Connecting state and local government leaders
"We were shocked by what we found," says one person involved in the research.
Nearly 22% of Republican state lawmakers nationwide have joined at least one far-right Facebook group, according to a new survey by an advocacy group that tracks bigotry and attacks on democracy.
The Institute for Research and Education on Human Rights found 875 legislators representing all 50 states who have joined white nationalist, paramilitary, QAnon, anti-immigrant, “Stop the Steal” or other groups tied to the far right. The Facebook groups that the report focuses on are active on a range of issues, and not all of them embrace racist or nationalist ideologies.
“We wanted to have some sort of indicator of how far-right ideas have moved from the margins to the mainstream,’’ said Devin Burghart, executive director of the institute. “Frankly, we were shocked by what we found.”
The institute’s report, “Breaching the Mainstream,’’ contains a database of 789 far-right Facebook groups and lists the state lawmakers who have joined them.
The report defines “far-right” groups as those advocating for changes that would significantly undermine political, social and/or economic equality along class, racial, gender, sexual orientation, national origin, immigration status or religious lines.
Groups fighting government mask and vaccination rules and other public health efforts to contain the spread of the coronavirus are among those the report authors classified as far right. They included 23 anti-abortion groups as well.
The institute looked at all 7,383 state legislators across the U.S. who served from 2021 to 2022.
Republicans held 4,011 of the seats and the study found that 872 of those lawmakers, or 21.74%, had joined the far-right Facebook groups. The same was true for three Democrats. The researchers found no Libertarian or Independent lawmakers who had joined the groups.
Ties between Republicans at all levels of government and far-right groups have come under increasing scrutiny since the Jan. 6 attack on the U.S. Capitol. High-profile members of Congress, including Marjorie Taylor Greene of Georgia and Paul Gosar of Arizona, have come under fire for their provocative statements and affiliation with white nationalism.
On Saturday, an 18-year-old white supremacist was arrested for a mass shooting at a supermarket in Buffalo, New York that killed 10 people. His manifesto contends that Americans of European heritage are being replaced by immigrants.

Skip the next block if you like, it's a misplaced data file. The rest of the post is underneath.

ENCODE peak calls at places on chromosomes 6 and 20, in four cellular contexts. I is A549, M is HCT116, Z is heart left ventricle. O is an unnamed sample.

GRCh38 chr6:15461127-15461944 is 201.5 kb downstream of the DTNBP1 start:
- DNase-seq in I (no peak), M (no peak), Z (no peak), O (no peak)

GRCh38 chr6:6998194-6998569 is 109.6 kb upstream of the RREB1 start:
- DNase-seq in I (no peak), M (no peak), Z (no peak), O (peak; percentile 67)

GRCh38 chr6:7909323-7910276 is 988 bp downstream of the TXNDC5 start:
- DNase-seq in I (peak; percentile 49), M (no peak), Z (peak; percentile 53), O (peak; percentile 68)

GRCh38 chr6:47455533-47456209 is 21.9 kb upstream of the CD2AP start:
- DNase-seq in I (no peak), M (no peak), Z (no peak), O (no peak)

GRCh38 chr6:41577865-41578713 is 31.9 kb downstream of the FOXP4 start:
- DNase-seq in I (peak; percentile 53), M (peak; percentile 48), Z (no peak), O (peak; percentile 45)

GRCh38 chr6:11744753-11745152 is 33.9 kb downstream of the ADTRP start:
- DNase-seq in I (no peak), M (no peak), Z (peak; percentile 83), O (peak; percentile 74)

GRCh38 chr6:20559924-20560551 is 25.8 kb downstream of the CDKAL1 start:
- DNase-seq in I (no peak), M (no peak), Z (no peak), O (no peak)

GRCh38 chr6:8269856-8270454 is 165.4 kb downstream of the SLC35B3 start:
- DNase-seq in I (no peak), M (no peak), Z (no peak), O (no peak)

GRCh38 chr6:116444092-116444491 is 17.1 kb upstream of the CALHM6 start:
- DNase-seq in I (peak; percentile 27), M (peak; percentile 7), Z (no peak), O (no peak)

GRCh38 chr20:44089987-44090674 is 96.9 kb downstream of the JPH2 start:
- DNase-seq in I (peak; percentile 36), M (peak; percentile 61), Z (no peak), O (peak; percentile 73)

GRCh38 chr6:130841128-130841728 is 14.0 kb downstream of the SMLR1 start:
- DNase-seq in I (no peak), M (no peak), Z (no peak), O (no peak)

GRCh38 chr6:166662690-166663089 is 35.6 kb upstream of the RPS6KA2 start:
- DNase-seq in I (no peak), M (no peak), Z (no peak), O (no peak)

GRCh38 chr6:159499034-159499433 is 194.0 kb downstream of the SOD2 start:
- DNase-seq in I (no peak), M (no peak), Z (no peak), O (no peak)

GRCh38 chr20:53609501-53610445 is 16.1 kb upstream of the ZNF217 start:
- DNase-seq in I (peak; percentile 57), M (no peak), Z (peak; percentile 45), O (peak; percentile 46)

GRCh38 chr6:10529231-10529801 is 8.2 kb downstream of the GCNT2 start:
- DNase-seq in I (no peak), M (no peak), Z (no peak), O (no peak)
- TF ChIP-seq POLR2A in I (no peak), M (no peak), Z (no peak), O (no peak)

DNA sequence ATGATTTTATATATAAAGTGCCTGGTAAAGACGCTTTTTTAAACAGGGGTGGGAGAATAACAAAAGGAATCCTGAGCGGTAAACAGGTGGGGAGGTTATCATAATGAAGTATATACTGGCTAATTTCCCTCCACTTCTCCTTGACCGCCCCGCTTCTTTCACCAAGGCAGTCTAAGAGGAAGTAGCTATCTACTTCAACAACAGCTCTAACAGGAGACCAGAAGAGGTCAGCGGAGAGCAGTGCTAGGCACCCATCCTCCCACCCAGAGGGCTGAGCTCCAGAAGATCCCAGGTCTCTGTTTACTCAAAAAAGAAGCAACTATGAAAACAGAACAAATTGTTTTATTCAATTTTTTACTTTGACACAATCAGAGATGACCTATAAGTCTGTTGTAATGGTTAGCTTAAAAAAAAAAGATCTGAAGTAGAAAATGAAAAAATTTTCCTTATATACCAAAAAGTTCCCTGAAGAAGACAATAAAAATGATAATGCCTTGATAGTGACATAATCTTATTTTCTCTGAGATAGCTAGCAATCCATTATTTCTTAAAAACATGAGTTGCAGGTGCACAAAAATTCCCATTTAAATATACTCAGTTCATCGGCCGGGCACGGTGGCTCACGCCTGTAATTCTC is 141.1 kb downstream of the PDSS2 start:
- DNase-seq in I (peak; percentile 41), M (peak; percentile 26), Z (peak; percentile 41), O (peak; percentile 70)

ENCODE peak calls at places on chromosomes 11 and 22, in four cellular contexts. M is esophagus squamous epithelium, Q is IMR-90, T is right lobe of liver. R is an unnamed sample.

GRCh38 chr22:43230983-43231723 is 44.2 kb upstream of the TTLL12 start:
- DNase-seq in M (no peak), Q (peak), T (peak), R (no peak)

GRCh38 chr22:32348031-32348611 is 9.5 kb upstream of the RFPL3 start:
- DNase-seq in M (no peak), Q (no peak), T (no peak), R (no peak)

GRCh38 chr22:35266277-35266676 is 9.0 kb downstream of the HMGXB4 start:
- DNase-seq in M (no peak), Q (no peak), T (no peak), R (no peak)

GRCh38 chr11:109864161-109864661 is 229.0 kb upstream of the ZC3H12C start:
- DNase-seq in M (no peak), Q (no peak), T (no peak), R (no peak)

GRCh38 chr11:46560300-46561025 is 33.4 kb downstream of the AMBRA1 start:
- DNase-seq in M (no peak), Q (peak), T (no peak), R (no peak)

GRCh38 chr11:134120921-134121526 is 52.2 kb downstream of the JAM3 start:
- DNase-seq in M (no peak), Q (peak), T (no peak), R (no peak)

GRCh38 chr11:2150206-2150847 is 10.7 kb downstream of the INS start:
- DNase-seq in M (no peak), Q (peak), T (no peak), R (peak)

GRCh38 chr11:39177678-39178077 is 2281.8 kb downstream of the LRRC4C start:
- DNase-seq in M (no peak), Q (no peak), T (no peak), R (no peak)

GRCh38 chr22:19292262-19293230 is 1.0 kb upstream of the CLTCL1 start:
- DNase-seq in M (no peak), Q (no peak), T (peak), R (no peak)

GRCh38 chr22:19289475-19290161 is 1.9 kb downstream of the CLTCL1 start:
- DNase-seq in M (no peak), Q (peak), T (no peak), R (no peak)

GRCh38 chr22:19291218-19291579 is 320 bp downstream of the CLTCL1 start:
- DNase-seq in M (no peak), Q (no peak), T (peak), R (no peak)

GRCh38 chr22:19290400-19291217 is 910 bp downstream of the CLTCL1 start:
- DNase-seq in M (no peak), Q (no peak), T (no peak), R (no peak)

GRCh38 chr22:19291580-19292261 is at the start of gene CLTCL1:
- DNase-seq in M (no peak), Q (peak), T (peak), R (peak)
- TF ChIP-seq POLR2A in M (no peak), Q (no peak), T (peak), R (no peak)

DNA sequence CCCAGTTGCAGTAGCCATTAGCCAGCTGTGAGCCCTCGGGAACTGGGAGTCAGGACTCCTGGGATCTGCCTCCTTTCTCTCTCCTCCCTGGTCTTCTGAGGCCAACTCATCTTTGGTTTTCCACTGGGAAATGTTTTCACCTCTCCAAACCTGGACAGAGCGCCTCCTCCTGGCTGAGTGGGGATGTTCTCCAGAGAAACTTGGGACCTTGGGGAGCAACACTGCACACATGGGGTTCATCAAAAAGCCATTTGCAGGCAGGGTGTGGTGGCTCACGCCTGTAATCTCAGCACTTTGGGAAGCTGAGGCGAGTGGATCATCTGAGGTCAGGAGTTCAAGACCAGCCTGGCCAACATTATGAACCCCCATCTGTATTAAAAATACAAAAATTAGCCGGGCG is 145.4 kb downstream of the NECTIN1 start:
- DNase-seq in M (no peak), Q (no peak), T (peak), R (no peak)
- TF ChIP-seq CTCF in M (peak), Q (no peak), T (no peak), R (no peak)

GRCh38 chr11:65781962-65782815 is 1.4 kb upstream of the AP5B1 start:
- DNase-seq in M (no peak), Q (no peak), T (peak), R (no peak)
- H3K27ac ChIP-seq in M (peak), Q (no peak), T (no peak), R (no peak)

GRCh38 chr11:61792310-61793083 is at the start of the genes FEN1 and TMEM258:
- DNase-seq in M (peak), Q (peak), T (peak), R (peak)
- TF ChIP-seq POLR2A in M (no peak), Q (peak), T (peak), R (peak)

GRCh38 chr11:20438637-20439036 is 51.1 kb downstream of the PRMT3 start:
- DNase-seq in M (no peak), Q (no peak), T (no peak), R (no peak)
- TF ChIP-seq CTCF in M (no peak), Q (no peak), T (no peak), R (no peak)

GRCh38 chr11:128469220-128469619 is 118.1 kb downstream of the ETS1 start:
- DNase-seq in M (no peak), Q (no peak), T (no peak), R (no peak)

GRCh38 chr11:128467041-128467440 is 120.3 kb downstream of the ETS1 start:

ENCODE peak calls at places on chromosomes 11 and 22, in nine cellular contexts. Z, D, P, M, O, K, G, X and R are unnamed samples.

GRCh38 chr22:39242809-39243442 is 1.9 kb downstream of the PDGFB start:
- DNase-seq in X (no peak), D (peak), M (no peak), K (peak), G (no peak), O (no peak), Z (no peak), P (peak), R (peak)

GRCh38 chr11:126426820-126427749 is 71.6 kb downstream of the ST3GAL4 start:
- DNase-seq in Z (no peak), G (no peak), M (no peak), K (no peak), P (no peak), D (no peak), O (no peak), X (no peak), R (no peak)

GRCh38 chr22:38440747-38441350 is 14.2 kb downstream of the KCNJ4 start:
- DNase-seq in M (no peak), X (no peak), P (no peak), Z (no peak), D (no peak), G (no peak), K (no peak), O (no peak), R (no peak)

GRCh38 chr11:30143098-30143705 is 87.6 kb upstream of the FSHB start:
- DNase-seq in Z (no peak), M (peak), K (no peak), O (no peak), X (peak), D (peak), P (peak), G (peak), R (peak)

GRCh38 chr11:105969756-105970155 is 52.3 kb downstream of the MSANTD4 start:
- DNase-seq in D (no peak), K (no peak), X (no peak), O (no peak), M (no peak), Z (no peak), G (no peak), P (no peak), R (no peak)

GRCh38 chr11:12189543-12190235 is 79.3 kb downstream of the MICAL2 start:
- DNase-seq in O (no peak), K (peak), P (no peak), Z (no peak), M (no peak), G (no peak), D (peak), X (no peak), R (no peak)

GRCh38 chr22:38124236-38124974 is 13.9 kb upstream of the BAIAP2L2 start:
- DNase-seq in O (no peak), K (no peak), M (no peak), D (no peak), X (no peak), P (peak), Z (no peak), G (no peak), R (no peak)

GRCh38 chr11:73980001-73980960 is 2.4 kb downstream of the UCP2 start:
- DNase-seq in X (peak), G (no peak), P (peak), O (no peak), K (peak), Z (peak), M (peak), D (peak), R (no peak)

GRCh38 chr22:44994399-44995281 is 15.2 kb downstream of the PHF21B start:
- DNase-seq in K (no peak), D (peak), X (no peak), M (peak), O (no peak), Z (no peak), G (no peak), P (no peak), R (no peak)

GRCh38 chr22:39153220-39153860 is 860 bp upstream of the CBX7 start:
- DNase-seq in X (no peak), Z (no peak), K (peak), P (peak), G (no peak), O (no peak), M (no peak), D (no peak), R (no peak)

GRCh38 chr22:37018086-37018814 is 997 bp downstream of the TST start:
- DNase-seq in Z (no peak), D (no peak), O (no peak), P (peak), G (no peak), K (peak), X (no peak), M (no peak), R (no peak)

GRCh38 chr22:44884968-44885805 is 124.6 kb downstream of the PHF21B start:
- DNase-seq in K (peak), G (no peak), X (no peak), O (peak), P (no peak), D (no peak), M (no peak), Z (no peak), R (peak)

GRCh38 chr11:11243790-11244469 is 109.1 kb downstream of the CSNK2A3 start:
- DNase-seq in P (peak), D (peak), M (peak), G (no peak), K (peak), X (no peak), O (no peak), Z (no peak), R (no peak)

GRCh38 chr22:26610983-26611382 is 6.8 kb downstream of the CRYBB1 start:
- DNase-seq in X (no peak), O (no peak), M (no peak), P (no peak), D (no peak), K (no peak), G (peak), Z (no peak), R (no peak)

The report found several far-right paramilitary and anti-immigrant Facebook groups who support anti-immigrant and white nationalist causes.
“These channels have been used to promote ‘the great replacement,’ the idea that inspired the Buffalo shooter to carry out his horrific act,’’ Burghart said. The anti-immigrant ideology “is increasingly common in these channels and it’s being parroted by far-right state legislators.“
The report links the lawmakers who belong to hard-right Facebook groups with a rise in legislation seeking to limit access to the ballot, restrict the rights of LGBTQ people and control what public school children can learn about America’s legacy of racism, among other topics.
“All of that stuff has been incubated in these networks,’’ Burghart said. “That rhetoric in this context becomes public policy quite quickly and those ideas not only move from the margins to the mainstream but now they’ve been codified into law in some places."
According to the report, 75% of the lawmakers who joined far-right groups are men. While every state legislature had at least one member who had joined a far-right group, the percentage was highest in Alaska at 35%. Other states with a high percentage of lawmakers who joined the far-right groups include Arkansas (25%), Idaho (22.86%), Montana (22.67%) and Washington (21.41%.)
“To find it in virtually every corner of the country was a wake up call as to how far this stuff has spread and how it can sink its roots in any where," Burghart said. “An increasing number of legislators are exposed to this activity and are now joining these groups…[that] is a sign that we’ve got a much bigger problem on our hands than anticipated.’’
The institute regularly monitors far-right groups, Burghart said. “We then queried that data against a database of all state legislators' personal, campaign, and official Facebook profile URLs,’’ he said.
“Once we found matches, we double-checked, verified, and cataloged them,’’ he said. The report did not examine other social media sites.